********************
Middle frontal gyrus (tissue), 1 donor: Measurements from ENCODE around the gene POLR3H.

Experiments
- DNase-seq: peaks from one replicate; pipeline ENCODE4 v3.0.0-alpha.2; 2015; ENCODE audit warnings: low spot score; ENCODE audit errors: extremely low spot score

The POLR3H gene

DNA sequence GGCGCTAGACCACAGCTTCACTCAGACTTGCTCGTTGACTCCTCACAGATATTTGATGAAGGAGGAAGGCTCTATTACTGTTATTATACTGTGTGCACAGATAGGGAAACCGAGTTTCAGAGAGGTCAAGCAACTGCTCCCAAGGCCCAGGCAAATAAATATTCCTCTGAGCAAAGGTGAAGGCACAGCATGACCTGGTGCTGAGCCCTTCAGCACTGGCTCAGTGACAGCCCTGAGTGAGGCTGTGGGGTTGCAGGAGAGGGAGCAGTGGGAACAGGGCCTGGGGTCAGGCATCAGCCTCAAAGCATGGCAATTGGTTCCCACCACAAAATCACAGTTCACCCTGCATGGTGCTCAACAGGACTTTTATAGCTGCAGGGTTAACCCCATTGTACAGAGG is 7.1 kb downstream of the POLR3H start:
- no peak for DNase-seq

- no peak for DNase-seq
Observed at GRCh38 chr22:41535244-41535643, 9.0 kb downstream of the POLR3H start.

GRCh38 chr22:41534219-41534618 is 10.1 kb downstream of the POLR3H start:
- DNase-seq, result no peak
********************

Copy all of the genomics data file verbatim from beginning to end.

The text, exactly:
Middle frontal gyrus (tissue), 1 donor: Measurements from ENCODE around the gene POLR3H.

Experiments
- DNase-seq: peaks from one replicate; pipeline ENCODE4 v3.0.0-alpha.2; 2015; ENCODE audit warnings: low spot score; ENCODE audit errors: extremely low spot score

The POLR3H gene

DNA sequence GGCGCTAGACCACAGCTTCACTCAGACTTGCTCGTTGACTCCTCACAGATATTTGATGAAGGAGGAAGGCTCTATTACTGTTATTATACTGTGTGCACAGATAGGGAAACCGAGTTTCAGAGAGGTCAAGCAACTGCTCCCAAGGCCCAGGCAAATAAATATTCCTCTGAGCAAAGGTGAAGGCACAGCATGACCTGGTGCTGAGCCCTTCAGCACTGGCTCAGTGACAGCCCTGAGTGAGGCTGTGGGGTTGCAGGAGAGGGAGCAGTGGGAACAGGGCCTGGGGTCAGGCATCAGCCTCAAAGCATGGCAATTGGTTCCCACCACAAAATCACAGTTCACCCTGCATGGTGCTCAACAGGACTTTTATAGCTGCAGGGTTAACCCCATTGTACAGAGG is 7.1 kb downstream of the POLR3H start:
- no peak for DNase-seq

- no peak for DNase-seq
Observed at GRCh38 chr22:41535244-41535643, 9.0 kb downstream of the POLR3H start.

GRCh38 chr22:41534219-41534618 is 10.1 kb downstream of the POLR3H start:
- DNase-seq, result no peak